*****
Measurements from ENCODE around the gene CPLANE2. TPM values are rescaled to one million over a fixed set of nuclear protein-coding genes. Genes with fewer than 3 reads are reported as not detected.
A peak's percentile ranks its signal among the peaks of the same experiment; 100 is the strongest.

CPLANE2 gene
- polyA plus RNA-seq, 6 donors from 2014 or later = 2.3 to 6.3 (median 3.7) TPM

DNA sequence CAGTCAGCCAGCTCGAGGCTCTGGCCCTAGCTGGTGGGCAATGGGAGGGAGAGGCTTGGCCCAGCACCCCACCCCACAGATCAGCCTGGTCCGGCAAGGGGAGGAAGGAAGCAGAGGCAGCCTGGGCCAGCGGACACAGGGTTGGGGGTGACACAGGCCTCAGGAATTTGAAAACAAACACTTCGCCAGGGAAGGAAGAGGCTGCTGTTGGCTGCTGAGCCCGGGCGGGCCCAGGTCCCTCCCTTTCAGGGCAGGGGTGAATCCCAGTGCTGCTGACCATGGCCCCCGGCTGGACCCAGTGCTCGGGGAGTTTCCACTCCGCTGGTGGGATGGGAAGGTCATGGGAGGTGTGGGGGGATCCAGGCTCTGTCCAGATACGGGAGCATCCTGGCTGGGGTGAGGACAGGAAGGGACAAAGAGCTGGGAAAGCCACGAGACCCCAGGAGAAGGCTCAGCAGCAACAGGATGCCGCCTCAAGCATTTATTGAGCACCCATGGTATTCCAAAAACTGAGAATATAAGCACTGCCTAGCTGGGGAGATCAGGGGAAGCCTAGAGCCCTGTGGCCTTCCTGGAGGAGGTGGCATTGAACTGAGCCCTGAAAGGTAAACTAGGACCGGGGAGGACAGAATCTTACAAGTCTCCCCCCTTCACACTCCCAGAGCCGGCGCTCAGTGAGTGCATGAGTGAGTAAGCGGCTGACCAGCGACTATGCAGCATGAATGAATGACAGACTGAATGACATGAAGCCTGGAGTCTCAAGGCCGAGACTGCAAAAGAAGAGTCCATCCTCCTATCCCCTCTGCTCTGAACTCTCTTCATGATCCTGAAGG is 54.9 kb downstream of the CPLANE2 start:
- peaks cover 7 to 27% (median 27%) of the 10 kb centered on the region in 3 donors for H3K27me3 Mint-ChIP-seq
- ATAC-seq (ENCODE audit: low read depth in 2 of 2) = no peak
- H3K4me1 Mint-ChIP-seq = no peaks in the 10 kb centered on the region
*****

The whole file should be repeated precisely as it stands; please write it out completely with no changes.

Measurements from ENCODE around the gene CPLANE2. TPM values are rescaled to one million over a fixed set of nuclear protein-coding genes. Genes with fewer than 3 reads are reported as not detected.
A peak's percentile ranks its signal among the peaks of the same experiment; 100 is the strongest.

CPLANE2 gene
- polyA plus RNA-seq, 6 donors from 2014 or later = 2.3 to 6.3 (median 3.7) TPM

DNA sequence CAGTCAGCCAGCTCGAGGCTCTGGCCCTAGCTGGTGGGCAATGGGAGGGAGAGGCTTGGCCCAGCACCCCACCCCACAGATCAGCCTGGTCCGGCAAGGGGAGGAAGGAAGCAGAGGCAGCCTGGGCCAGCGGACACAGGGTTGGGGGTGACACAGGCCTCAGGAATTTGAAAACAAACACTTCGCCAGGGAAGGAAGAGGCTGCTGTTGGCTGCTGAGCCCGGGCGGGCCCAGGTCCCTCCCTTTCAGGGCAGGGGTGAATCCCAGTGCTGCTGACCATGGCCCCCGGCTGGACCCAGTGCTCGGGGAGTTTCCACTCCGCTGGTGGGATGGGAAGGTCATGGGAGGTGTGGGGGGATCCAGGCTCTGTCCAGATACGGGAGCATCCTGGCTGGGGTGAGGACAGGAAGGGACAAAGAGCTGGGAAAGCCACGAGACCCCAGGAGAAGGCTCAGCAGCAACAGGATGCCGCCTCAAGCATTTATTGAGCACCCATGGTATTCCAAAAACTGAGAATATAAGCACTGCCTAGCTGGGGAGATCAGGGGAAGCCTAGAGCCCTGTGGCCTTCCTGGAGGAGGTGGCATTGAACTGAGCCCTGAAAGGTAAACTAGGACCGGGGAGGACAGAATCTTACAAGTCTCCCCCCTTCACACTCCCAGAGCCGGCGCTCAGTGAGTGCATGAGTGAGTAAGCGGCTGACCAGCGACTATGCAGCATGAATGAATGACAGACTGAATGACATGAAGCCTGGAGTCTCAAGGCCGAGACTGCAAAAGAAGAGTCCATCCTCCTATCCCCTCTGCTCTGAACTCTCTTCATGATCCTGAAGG is 54.9 kb downstream of the CPLANE2 start:
- peaks cover 7 to 27% (median 27%) of the 10 kb centered on the region in 3 donors for H3K27me3 Mint-ChIP-seq
- ATAC-seq (ENCODE audit: low read depth in 2 of 2) = no peak
- H3K4me1 Mint-ChIP-seq = no peaks in the 10 kb centered on the region